Answer: Crotons are frost tender so they won't live outdoors during the winter if you get frost in your garden. They do, however, make excellent houseplants. To propagate a croton, you can take cuttings. Here's how:
Select a short 6-inch section of the croton to propagate. Look for a side shoot, which will be smaller and not detract from the overall look of the parent plant.
Dampen a papertowel or cloth and apply it to the cut ends of the parent plant and the propagation. Crotons are filled with a milky sap that seeps out when the stem is cut. Wetting the cut portion helps to seal in the sap.
Fill a 3-inch pot with a mixture of one part peat moss and one part coarse sand or perlite. Moisten the mixture in preparation for the croton propagation.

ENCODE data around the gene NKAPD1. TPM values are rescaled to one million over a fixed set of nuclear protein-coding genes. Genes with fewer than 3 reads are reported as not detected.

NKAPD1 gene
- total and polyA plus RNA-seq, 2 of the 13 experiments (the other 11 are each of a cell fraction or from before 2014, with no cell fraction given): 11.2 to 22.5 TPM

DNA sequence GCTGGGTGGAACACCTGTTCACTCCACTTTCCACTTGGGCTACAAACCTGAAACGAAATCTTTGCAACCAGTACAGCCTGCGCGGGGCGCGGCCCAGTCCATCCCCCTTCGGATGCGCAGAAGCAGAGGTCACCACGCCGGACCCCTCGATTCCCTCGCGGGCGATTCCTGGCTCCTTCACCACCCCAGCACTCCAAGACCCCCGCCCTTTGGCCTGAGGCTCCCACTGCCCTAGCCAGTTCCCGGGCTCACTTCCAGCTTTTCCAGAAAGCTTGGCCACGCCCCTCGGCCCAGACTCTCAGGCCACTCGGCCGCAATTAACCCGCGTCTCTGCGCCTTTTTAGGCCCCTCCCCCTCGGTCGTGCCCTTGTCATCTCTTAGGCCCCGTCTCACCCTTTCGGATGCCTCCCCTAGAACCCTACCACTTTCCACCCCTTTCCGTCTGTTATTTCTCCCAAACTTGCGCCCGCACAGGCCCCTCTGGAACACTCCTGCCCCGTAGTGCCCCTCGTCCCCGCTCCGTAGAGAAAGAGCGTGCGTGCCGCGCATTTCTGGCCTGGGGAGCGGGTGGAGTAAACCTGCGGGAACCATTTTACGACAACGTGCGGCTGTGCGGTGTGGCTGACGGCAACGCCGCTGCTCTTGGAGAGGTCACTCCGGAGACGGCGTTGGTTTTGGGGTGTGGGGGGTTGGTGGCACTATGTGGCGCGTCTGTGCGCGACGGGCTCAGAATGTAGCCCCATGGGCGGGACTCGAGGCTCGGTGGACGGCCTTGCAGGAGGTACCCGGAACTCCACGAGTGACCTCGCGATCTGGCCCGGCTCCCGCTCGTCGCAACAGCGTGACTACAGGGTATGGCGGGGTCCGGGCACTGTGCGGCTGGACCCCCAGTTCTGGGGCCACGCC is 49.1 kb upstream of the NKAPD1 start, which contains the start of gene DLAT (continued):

Dip the cut end of the stem in rooting hormone powder, giving it a light coating. The powder helps to prevent the cutting from rotting before it takes root.
Insert the cutting into the soil until about 2 inches are covered in soil. Place a large clear plastic bag over the pot to seal in moisture and warmth.
Place the croton propagation in filtered sunlight. It's important the cutting not be exposed to direct sunlight. Give the cutting water if the top of the soil begins to dry out.
Wait 4 to 6 weeks and look for signs of new growth. When the cutting begins growing, remove the plastic and treat the new plant as a mature plant.
Good luck with your propagation project!
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